S U C K

"a fish, a barrel, and a smoking gun"
for 26 May 1997. Updated every WEEKDAY.
 
 
 
 
 

Where there's a memorial, there's
a memory, right? What a great excuse
to use a paid holiday to push out
content that you probably forgot
existed. Certainly, we did.

A recent New York Times report
about soccer moms trading in their
minivans for sport utility vehicles made
us thing of something, though - E. L.
Skinner's driving diatribe, "Four-Wheel
Drivel." Gotta love the think of these
women, don't you? Trading in one
cultural cliché for another. Reminds
us of someone we know - but at least
we're getting extra mileage out of this one.

 
Four-Wheel Drivel

 

[]

"You are what you eat" may be

fine and good for kiddies in

knee-pants, but once most

red-blooded kids turn 16, they

quickly learn to repeat the true

American gospel: You are what

you drive. High-minded cultural

critics and hopeless urban

do-gooders may not like it, but

it's true. We love cars, and we

tend to mark important events in

our lives in relation to them,

whether it's losing our

virginity or getting a job.

 

And just like sex and taxable

income, anything is better than

nothing when you've just crossed

the threshold of legality. But,

as we age and our wages

inevitably balloon in inverse

proportion to how hard we work,

we begin to look around and see

what other folks are driving. We

catch ourselves actually

watching those ridiculous car

commercials, lulled into a

vegetative state by the

farm-league studio rock and

sleek sport-utility vehicles

snaking down a leafy

single-lane.

 

There may be one less

sport-utility on the market when

you emerge from your stupor this

week. Suffering the worst

condemnation a commercial

enterprise can undergo, Isuzu

recently announced that sales of

their flagship SUV, the Trooper,

have plummeted 83 percent since

last month's Consumer Reports

article. Seems research shows

that recent models have an

unpleasant tendency to roll

over. The last dog to do this

trick and gain the attention of

Reports - the Suzuki Samurai -

subsequently did a pretty

convincing job of playing dead,

too.

 

[]

In fairness it should be pointed

out, as Isuzu has been trying to

do, that very few people would

drive a Trooper the way you'd

need to drive one to make it

fall down and go boom. After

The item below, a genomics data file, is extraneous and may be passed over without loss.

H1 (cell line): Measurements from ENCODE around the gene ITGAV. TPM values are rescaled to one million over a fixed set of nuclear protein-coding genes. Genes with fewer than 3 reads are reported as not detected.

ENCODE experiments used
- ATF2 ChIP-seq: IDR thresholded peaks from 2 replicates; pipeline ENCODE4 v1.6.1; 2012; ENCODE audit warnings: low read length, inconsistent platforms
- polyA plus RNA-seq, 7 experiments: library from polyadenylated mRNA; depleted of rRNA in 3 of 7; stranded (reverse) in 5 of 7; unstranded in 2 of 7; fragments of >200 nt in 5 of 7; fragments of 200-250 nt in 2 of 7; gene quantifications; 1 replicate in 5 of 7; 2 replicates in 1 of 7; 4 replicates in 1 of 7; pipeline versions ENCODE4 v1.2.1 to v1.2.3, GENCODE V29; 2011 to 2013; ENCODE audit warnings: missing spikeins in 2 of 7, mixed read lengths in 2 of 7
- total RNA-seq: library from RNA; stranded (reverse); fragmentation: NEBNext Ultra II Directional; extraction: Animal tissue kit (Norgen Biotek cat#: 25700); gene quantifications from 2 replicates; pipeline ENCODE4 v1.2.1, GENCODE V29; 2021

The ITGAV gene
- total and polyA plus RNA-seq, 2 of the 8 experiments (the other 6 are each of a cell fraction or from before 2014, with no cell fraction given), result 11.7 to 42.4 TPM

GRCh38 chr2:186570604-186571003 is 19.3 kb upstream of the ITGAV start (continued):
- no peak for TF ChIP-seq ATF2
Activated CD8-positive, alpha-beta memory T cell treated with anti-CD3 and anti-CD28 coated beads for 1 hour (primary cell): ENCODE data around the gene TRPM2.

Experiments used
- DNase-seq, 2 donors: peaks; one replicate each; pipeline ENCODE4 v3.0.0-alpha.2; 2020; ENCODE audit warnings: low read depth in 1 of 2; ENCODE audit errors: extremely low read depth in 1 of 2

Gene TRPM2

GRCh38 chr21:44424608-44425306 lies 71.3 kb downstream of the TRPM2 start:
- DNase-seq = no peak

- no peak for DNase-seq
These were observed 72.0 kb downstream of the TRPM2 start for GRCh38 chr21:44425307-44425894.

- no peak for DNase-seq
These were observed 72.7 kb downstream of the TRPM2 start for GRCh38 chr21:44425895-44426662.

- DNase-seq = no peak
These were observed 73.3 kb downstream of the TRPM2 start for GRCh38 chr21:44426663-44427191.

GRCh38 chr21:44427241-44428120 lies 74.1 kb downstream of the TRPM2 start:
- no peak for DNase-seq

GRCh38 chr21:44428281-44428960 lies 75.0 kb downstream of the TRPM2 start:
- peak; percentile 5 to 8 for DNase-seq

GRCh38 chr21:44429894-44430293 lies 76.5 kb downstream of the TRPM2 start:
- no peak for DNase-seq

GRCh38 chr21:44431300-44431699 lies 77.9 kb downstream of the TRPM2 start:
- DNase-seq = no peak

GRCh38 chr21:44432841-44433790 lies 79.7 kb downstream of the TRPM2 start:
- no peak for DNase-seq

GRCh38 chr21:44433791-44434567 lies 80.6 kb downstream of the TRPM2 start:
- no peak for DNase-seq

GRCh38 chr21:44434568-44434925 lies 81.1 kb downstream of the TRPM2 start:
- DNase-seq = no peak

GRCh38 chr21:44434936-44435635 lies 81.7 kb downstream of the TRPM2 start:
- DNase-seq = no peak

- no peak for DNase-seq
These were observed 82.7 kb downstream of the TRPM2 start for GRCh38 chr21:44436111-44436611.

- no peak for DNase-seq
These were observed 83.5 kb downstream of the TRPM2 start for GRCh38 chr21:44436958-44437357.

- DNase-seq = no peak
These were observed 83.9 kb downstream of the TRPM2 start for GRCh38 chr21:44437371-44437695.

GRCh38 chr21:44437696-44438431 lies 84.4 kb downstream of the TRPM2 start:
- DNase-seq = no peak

all, everyone knows that less

than 10 percent of all SUV

owners ever take their vehicles

off the stretch of pavement that

connects their executive stalls

to their heated garages. Strange

fact, given that an SUV is

typically defined by its

four-wheel-drive and exaggerated

ground clearance - presumably to

accommodate whatever form of

sporty, utilitarian off-roading

you're susceptible to.

 

The fact of the matter - and, no

doubt, cause for some real pride

in American ingenuity - is that

cars are built to break the law.

Why, for example, any vehicle

needs to drive at speeds in

excess of 70 or 80 miles per

hour seems a no-brainer, given

near-universal speed limits of

55 or 65. Yet most American

automobiles have speedometers

that don't stop short of 100.

And an automobile that can

literally go anywhere - say,

skipping across the Canyonlands

of Utah.... Well, all we can do

is urge you to go ahead and buy

that gun rack. And why not throw

in a couple of those

sodium-filament poaching lights?

 

Still, few people take advantage

of SUVs' best features. So why

are SUVs the hottest model

going? Well, that's a little

like asking why labor unions are

doing so poorly, given the

fashionableness of steel-toed

shoes and flannel shirts.

 

Automobiles have always been

about freedom - or the

appearance of it. Never mind the

hooey about this country being

too large to support mass

transit on a national scale. If

the sordid histories of Amtrak

and Greyhound have taught us

anything, it's that we're simply

too selfish and impatient - and,

perhaps, too self-important -

for trains and buses. Americans

wanna be able to go wherever

they desire, whenever they

desire, preferably without

having to sit next to a drooling

stranger spouting Continental

philosophy with a chicken on her

lap. While that may be possible

in anything that'll burn gas and

hold air, there comes a time

when an overly comfortable

society can pick and choose its

battles - as trivial and

excessive as they might be.

After all, what would this

country be without trivia and

excess?

 

[]

In a time where one geography

increasingly looks like the

next, where workspace is

interchangeable with homespace

and playspace, we want to have

the freedom to literally go

anywhere we want, including the

western, roadless, and more or

less extinct frontier. Isn't it

strange that SUVs represent the

triumph of such abstractions?

That we are able to look like we

travel to a place that doesn't

really exist anymore?

 

But don't worry: We won't

actually try to go there. We'll

be too busy logging miles

between home and the office,

putting in overtime to pay for

the damn thing.

 
 
 
 
courtesy of E.L. SKinner
 
 
 

Fish Image
The Fish

[Netscape Inbox Direct]

Barrel Image

The Barrel
 
[Predictions by Suck]

Gun Image
The Gun

net.moguls Link
Other Work By
E.L. SKinner
Fresh Fish